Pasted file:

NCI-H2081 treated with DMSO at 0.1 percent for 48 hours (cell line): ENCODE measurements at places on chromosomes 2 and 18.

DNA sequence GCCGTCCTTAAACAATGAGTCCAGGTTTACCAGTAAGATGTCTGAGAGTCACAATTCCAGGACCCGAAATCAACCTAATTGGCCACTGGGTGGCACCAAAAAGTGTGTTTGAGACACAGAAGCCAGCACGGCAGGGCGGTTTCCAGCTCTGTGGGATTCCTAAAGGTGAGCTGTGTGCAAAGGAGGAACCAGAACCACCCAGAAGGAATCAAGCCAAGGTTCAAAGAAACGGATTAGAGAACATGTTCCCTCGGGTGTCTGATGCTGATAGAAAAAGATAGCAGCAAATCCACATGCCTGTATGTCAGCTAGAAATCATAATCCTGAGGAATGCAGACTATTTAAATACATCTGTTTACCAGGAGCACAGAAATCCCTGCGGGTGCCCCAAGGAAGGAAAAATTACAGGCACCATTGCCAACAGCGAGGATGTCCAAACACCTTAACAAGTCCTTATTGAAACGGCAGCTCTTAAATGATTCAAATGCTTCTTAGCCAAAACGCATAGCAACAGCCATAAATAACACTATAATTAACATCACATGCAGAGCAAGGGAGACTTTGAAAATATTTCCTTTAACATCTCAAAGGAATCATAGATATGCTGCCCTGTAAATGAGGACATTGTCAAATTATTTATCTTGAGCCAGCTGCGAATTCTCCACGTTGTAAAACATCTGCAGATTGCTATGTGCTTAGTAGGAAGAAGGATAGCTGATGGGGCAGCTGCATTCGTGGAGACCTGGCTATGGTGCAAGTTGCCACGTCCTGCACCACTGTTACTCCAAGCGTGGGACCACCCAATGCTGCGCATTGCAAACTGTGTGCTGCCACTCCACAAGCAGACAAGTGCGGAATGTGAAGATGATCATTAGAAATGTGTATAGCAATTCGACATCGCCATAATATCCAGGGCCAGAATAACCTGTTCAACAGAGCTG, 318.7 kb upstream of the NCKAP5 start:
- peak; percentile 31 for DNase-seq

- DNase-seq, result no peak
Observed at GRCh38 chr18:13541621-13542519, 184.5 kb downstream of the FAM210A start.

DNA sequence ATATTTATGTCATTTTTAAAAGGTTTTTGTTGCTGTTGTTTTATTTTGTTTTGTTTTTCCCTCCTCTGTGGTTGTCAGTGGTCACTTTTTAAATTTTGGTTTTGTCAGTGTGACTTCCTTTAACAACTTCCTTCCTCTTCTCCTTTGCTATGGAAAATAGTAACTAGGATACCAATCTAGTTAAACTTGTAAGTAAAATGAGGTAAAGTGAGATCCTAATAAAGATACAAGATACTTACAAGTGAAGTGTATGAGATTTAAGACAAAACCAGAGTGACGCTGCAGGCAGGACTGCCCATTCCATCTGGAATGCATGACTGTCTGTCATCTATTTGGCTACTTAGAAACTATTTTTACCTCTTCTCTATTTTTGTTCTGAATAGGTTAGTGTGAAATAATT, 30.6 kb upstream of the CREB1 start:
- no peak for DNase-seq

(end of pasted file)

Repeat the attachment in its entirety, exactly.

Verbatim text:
NCI-H2081 treated with DMSO at 0.1 percent for 48 hours (cell line): ENCODE measurements at places on chromosomes 2 and 18.

DNA sequence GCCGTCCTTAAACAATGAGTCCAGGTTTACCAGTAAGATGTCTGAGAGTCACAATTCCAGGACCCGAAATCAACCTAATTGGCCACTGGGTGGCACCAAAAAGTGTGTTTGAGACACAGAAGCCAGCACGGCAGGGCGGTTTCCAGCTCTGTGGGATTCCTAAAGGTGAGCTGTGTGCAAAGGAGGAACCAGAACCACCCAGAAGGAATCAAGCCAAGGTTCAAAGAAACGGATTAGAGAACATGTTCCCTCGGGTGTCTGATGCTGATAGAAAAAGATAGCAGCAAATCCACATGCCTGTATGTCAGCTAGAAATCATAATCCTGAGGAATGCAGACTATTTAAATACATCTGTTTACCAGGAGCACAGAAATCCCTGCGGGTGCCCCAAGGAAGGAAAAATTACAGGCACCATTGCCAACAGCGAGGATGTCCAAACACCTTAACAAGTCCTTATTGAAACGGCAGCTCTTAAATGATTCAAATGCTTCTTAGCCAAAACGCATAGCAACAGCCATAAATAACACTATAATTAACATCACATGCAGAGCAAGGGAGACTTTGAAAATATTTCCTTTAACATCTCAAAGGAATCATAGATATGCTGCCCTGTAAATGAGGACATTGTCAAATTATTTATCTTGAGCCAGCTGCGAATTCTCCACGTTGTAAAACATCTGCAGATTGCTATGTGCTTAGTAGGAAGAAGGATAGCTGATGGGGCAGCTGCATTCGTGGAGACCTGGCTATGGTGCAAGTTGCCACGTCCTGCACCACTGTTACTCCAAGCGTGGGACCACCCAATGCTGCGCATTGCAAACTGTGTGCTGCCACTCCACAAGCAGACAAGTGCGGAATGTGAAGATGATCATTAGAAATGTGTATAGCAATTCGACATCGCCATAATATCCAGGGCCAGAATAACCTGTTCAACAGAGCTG, 318.7 kb upstream of the NCKAP5 start:
- peak; percentile 31 for DNase-seq

- DNase-seq, result no peak
Observed at GRCh38 chr18:13541621-13542519, 184.5 kb downstream of the FAM210A start.

DNA sequence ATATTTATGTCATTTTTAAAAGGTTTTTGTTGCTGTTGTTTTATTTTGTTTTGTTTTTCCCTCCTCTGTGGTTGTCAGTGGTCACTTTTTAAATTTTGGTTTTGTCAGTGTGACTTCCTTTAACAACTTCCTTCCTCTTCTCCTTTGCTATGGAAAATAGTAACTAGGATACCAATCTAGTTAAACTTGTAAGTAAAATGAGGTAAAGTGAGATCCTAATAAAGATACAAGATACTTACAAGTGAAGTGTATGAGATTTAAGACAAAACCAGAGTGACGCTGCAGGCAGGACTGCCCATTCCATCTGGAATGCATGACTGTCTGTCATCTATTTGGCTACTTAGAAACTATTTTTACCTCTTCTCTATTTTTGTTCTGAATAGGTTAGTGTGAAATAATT, 30.6 kb upstream of the CREB1 start:
- no peak for DNase-seq